Back to News page

Save Our Sydney Suburbs (NSW) Inc.
News Release November 2005

Corruption

Hi SOS Members

The Daily Telegraph article on the Cabinet leak about the Lane Cove Tunnel stacks is evidence of a deeper malaise. The article can be seen on http://dailytelegraph.news.com.au/story/0,20281,17132396-5001021,00.html and the words are reproduced below in case you have any difficulty in viewing it on the internet. One wonders whether, in addition to location, the refusal by the Government to filter the exhaust fumes was a factor in the argument. This affair ties in with the cosy relationship the Department of Planning has with developers.

There is a formalised inappropriate relationship between bureaucrats in the Department of Planning and developers. The Planning Minister's Residential Advisory Committee consists of developers and bureaucrats and is no direct community representation. Residential strategies that are submitted by Councils to increase population densities are given to the developers to assess. They report back on such aspects as the viability of the strategy for developers. These same developers subsequently can profit from the resulting rezonings in that municipality. Talk about a conflict of interest! The destruction of our Australian way of life is the result.
Another example of inappropriate connections is the Orange Grove affair.

It would be good if SOS members would contact the media on this broad issue, using this latest incident as the pretext.


Daily Telegraph Article:

Tunnel corruption bombshell

By ANNA PATTY and SIMON BENSON

November 04, 2005

SECRET Cabinet documents containing the State Government's negotiating position on the Cross City Tunnel were leaked to the tollway consortium before the contract was signed. The information gave the company a tactical advantage that left taxpayers "compromised" and exposed to a multimillion-dollar blowout in the tunnel. The explosive allegations – being referred today to the ICAC – are revealed in a letter from then roads minister Carl Scully to planning minister Craig Knowles in December 2003.

In the letter, Mr Scully – who was furious about the leak at the time – told Mr Knowles he was concerned someone had leaked details of a Cabinet briefing on the costs of relocating ventilation stacks to the CrossCity Motorway Pty Ltd. Without naming the suspected source, he said the leak compromised the Government's ability to protect taxpayers from a further $12 million blowout in costs. At the time, the RTA was negotiating with the company over the costs of relocating ventilation stacks. The Cabinet meeting was convened to establish the Government's position on the issue and cost options.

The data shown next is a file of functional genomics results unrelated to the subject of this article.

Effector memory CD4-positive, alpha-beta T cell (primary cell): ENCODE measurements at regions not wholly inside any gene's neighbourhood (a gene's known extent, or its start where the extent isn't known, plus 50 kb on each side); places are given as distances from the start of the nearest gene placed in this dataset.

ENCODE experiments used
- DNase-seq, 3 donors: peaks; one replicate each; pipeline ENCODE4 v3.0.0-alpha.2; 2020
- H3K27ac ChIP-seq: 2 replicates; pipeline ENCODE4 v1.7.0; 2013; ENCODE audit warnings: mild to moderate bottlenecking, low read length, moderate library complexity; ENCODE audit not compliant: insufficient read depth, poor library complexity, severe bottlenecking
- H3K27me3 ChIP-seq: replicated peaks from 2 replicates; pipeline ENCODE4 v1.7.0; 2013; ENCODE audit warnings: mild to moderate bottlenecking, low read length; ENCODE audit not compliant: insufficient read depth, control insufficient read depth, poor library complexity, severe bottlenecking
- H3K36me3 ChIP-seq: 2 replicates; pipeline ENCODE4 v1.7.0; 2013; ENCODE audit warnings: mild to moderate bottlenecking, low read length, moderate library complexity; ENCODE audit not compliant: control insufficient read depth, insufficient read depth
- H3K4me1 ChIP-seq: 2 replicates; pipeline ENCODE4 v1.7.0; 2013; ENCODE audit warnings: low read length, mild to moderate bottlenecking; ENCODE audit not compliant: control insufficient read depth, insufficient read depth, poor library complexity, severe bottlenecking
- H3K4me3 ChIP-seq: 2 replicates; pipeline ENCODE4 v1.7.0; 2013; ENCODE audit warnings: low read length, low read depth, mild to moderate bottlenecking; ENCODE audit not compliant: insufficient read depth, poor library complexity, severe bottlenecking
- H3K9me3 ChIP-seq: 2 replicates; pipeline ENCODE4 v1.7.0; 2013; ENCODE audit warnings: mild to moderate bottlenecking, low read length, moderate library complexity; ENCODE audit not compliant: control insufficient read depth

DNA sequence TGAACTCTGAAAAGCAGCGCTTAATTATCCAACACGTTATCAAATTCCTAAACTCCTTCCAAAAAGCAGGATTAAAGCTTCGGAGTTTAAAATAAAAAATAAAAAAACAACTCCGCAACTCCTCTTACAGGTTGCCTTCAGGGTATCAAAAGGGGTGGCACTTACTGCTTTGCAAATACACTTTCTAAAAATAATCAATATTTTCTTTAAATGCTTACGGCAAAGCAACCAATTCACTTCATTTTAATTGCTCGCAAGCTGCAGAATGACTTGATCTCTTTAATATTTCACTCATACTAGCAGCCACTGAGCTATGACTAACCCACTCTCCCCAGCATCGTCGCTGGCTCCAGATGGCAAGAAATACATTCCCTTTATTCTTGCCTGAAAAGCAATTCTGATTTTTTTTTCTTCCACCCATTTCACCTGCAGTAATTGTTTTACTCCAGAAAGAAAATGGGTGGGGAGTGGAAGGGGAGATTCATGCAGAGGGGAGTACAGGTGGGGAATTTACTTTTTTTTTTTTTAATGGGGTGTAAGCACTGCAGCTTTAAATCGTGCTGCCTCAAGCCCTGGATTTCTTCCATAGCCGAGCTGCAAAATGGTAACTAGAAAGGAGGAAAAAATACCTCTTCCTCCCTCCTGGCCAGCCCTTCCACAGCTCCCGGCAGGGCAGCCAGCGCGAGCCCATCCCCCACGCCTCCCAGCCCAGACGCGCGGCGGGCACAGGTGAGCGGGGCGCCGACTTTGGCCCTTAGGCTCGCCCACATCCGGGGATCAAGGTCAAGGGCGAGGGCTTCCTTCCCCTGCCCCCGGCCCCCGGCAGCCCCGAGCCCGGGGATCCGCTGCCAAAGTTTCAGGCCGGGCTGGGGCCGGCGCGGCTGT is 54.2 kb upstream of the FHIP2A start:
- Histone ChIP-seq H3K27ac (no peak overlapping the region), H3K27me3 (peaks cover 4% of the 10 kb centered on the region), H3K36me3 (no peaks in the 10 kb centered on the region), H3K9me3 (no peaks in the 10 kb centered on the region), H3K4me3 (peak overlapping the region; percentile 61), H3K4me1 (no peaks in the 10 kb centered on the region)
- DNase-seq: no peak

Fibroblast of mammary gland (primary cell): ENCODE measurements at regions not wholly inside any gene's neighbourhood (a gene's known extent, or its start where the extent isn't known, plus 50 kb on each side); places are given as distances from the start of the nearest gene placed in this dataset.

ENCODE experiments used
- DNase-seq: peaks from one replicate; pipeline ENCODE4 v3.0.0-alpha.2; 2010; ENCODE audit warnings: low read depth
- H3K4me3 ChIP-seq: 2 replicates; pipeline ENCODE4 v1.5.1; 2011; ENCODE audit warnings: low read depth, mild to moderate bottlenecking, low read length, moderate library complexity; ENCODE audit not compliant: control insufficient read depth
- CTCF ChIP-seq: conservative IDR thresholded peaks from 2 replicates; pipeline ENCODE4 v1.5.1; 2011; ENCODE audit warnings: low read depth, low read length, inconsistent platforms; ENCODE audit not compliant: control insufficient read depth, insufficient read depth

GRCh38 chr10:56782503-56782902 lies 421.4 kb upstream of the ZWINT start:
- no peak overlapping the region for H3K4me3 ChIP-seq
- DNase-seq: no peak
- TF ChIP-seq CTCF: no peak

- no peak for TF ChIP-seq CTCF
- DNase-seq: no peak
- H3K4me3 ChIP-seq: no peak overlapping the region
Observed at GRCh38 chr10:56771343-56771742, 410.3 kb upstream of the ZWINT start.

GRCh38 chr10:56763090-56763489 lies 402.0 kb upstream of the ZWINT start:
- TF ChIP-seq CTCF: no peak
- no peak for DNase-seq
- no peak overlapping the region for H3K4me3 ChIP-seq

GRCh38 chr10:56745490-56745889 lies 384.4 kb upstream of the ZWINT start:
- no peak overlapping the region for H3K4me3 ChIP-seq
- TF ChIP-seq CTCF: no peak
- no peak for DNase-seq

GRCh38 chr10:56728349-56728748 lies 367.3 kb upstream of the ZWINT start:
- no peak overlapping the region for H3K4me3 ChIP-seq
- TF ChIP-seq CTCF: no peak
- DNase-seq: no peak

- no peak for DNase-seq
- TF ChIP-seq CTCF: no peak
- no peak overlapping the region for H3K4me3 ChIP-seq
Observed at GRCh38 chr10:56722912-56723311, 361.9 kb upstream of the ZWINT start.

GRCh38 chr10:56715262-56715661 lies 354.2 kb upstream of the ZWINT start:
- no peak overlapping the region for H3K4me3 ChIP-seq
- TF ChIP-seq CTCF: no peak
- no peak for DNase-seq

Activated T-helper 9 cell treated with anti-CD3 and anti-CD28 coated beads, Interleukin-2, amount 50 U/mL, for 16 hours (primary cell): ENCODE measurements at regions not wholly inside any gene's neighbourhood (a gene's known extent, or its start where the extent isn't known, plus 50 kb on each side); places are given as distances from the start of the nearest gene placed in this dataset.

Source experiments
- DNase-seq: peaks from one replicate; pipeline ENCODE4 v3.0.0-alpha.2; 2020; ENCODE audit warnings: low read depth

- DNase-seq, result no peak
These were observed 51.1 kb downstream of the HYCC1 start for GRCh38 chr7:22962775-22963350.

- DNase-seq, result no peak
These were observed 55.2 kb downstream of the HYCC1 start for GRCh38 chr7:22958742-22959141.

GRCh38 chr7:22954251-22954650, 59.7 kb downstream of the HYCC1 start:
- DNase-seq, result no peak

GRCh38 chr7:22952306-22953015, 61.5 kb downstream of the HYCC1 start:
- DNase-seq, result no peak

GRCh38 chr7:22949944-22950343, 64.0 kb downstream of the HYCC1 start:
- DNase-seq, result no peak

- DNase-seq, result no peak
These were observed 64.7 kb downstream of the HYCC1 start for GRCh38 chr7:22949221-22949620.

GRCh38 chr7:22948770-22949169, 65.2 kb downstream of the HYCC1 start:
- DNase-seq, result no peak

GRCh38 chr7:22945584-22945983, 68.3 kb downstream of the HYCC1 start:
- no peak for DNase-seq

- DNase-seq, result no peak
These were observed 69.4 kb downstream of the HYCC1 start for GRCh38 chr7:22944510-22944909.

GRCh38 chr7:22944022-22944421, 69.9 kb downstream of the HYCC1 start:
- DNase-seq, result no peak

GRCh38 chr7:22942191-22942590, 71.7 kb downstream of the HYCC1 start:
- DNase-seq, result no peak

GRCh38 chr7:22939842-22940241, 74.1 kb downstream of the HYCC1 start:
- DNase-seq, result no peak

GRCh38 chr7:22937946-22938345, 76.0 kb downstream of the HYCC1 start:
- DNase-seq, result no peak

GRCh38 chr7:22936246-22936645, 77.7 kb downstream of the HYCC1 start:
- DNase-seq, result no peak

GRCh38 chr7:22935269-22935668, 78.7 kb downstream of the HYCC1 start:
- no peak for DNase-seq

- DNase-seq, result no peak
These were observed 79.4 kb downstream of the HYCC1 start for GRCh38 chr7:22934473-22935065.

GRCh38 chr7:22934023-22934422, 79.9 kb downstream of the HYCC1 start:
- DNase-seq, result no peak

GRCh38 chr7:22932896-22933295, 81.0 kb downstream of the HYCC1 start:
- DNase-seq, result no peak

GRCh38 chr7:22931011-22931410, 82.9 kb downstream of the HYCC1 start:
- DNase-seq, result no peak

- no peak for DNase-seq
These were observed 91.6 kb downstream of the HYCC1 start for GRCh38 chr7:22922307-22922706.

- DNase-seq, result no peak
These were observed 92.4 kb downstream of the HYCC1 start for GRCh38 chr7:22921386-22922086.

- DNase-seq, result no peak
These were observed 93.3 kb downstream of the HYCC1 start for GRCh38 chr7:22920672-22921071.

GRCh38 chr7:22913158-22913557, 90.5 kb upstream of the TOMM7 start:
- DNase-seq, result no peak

It has been confirmed that Mr Knowles had shown the minutes to the Sydney Harbour Foreshore Authority, which was asked to pay for the relocation – estimated at $12 million.

How the company later came into possession of the minutes is still to be revealed.

The letter from Mr Scully to Mr Knowles dated December 3, 2003 stated: "I must record my disappointment and concern at the fact that extracts from the draft Cabinet Minute on this issue have been sighted by members of the CrossCity Motorway Consortium (means) the Government's ability to secure an outcome which best protects the interests of the NSW taxpayers may have been compromised."

Mr Knowles' chief of staff at the time of the alleged leak, Paul Levins, is now head of corporate affairs for Bilfinger Berger – a 30 per cent shareholder in the tunnel and parent of Baulderstone Hornibrook. "We reject completely any suggestion that the company would have acted improperly," he said last night.

The letter was tabled in Parliament on Tuesday as part of the 30,000 pages of tunnel documents released by the Government.

Opposition roads spokesman Andrew Stoner will this morning ask ICAC to investigate. "Corrupt conduct may have been committed by either a minister or their senior staff under Section 8 of the ICAC Act," Mr Stoner wrote in a letter to ICAC.

Last night Mr Scully said he did not wish to comment. Mr Knowles could not be contacted.


Tony Recsei

President, Save Our Suburbs

Back to News page